Oily Skin 101: Cleansing (Part 2 of 4)


This is the second installment in my series on caring for oily skin. If you haven’t already, you can read the first installment here.

The first major change in my skin care routine that led to significant improvement was changing my cleanser.

I will confess, I never used to be very fussy about cleansers. I also never imagined that cleanser could make such a huge difference to the health and condition of my skin. I’ve tried countless different cleansers over the years; most were some form of water soluble foaming facial wash. It wasn’t until about two years ago that I put two and two together and realized that cleanser was at least partly to blame for my clogged pores and breakouts. How can that be? It’s only on your skin for a brief moment. It’s meant to clean and purify. Breakouts are caused by things like makeup and heavy creams that stay on your skin for long periods of time….or so I thought.

How did I come to the realization that cleanser was causing problems? About two years ago, I stopped using it altogether. For about a year, I washed my face with nothing but warm tap water and a washcloth. I still used eye makeup remover, but only warm water on the rest of my face. As time went on, I started to notice fewer blocked pores and blemishes. It wasn’t a miracle cure, but there was definite improvement.

About six months ago, I started to worry that using only water might not be good enough. I just had a feeling that I was probably going to bed with traces of makeup left on my skin, and it ended up being a nagging feeling that I couldn’t shake. So I decided to buy a new cleanser. I went for a different type of cleanser though, one aimed at sensitive skin:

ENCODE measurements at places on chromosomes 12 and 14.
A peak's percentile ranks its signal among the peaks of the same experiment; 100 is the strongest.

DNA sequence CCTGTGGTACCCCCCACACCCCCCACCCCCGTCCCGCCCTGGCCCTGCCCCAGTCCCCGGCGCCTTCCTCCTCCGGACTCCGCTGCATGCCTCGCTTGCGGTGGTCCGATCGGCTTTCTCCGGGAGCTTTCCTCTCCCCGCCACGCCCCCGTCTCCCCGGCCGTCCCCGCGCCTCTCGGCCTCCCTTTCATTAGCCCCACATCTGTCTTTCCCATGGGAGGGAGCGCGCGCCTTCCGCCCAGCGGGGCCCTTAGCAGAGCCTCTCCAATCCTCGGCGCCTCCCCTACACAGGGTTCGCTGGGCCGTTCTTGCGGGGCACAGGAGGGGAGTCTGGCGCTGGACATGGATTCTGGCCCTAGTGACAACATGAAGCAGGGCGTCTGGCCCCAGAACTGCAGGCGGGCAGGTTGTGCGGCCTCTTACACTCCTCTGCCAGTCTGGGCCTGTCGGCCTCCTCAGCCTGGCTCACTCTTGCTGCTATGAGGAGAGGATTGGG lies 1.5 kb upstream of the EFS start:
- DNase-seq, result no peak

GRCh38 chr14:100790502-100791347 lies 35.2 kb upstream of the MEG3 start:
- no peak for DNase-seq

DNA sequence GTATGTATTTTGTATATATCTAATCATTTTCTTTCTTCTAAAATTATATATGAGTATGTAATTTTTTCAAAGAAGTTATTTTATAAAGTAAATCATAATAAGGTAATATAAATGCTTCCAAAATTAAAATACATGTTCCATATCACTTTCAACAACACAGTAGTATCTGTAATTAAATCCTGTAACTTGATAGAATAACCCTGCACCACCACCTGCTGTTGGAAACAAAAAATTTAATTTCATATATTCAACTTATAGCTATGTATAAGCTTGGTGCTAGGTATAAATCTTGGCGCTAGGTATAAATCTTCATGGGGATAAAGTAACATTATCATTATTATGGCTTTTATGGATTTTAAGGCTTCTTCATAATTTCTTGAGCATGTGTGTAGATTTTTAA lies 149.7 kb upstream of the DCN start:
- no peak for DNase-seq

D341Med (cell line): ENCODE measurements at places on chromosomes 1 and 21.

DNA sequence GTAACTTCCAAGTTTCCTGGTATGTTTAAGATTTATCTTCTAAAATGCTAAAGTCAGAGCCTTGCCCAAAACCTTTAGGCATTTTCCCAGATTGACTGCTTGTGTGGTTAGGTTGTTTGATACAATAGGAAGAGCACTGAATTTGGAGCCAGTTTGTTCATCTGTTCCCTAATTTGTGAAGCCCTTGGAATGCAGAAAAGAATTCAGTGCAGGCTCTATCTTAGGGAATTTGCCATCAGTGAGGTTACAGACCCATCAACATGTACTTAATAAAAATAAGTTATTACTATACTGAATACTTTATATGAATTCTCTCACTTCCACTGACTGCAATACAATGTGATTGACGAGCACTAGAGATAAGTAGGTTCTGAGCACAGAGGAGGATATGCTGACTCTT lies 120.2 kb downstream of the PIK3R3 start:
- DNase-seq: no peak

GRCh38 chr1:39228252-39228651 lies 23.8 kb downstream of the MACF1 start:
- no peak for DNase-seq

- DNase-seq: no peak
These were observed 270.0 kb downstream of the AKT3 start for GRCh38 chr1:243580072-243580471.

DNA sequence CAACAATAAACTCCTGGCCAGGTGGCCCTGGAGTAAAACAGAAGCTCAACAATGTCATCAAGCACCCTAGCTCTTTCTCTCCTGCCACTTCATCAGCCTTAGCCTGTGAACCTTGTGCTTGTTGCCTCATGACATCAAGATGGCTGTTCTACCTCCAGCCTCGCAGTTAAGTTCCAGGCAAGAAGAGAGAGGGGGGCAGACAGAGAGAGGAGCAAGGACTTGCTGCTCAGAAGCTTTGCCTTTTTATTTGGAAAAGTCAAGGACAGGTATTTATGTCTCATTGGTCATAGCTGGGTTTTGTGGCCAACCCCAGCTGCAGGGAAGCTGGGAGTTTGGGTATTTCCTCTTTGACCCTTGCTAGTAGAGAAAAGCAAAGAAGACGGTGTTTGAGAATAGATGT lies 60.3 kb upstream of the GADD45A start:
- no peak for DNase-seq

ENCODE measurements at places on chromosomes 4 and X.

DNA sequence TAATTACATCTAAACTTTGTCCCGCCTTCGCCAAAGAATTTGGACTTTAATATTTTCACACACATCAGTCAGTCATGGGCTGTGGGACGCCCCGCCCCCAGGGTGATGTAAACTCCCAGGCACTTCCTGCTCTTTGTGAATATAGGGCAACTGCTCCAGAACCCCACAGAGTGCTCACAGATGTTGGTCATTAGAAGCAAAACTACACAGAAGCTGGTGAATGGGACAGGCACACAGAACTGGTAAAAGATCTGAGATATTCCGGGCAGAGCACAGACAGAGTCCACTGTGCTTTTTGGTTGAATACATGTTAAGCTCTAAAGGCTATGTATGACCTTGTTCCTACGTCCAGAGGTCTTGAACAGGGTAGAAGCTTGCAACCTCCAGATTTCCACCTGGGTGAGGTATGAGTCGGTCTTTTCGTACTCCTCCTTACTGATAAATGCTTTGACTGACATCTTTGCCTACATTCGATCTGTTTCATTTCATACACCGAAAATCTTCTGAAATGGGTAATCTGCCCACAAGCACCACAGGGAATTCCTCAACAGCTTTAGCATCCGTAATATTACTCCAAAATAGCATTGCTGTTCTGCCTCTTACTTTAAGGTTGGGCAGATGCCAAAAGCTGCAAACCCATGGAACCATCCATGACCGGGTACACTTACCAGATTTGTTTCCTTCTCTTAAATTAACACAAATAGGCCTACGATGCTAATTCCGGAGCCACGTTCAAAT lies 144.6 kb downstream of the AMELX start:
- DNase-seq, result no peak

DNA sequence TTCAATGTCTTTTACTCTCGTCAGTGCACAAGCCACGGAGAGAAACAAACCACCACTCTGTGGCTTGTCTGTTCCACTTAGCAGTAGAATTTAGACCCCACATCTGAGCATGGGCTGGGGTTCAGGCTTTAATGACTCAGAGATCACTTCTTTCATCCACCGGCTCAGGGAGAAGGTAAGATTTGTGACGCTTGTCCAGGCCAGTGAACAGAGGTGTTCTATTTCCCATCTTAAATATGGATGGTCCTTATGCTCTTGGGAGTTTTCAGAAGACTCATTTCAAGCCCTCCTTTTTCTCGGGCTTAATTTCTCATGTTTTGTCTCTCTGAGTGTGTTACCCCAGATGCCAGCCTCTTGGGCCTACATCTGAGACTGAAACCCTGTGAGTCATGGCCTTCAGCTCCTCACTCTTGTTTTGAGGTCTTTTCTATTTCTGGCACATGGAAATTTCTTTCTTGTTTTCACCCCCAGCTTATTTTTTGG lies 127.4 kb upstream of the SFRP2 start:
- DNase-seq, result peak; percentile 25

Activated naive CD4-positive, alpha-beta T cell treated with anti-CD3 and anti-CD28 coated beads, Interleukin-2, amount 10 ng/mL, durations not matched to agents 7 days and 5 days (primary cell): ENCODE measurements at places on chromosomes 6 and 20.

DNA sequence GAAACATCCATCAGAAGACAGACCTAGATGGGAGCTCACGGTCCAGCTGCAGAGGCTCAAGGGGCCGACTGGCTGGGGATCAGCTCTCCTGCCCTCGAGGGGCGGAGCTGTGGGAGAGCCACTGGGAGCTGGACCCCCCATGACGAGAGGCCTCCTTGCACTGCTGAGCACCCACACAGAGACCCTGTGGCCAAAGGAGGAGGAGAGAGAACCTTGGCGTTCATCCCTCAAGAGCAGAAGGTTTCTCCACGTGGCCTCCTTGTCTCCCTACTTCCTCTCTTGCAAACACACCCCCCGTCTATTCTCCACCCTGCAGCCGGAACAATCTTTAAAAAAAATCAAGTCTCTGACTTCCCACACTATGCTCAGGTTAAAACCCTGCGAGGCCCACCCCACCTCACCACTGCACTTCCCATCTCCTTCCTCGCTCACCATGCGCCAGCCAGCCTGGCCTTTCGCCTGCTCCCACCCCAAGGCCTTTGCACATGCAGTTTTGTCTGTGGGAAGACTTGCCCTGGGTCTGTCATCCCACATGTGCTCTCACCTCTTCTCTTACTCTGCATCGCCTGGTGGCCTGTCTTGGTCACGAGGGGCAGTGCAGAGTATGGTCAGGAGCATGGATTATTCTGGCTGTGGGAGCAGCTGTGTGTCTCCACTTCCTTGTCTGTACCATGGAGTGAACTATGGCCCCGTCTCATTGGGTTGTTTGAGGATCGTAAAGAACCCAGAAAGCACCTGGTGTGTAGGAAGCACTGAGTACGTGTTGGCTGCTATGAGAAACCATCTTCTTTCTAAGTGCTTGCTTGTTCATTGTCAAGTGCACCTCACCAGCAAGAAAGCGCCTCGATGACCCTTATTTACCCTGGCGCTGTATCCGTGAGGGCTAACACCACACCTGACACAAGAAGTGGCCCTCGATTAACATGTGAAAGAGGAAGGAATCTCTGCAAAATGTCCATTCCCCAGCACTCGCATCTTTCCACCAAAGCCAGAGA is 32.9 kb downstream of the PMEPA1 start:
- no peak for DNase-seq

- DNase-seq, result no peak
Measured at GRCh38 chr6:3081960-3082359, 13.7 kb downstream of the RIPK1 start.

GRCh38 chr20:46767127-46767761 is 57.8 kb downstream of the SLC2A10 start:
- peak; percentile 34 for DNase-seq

On a whim, I picked up Marcelle‘s “Ultra Gentle Cleansing Gel” and gave it a try. I’ve been using this cleanser morning and night for about six months, and I love it! Although it’s called a gel, I’d describe it as a gel/cream hybrid. It’s light and glides over the skin like a gel, but it has a creaminess to it as well, and I find it very hydrating. I love how my skin feels after I use this. It feels clean and refreshed, but not dry and tight. Seriously, this is the only cleanser I have ever used that doesn’t leave me with that uncomfortable tightness. It removes excess oil and makeup, but it doesn’t strip your skin of all its natural moisture.

I think the key to this cleanser’s seemingly magical powers is that it does not foam. I’m now beginning to suspect that foaming cleansers are just too harsh. They strip the skin to the point that it freaks out and produces even more oil to compensate for the sudden drought. I am now a firm believer that cleanser should not make your skin feel tight. Tightness is a sign that your cleanser is too harsh and is probably exacerbating any skin issues you may have. In my case, the extra oil my skin was producing to protect itself lead to more blocked pores and breakouts.

And here’s the kicker. Nearly all of the cleansers that are marketed for oily skin, are the foaming variety that strip the skin and lead to a vicious cycle that ultimately makes oily skin even worse. If you have oily skin, ignore cleansers that say they’re for oily or acne-prone skin. Instead, look for ones that are meant for sensitive skin. Also, keep an eye out for sulfates. Sulfates are ingredients that are used to make cleansers foam. (Sodium lauryl sulfate and sodium laureth sulfate are really common ones to watch out for.) Sulfates are bad news for oily skin. They’re just too harsh. I’ve also switched to a sulfate-free shampoo and have noticed improvement in the condition of my hair as well.

Since I switched my cleanser, I’ve seen a dramatic reduction in bumps and blemishes.  It’s still oily, of course, but at least now I can rest assured my cleanser isn’t making things worse.


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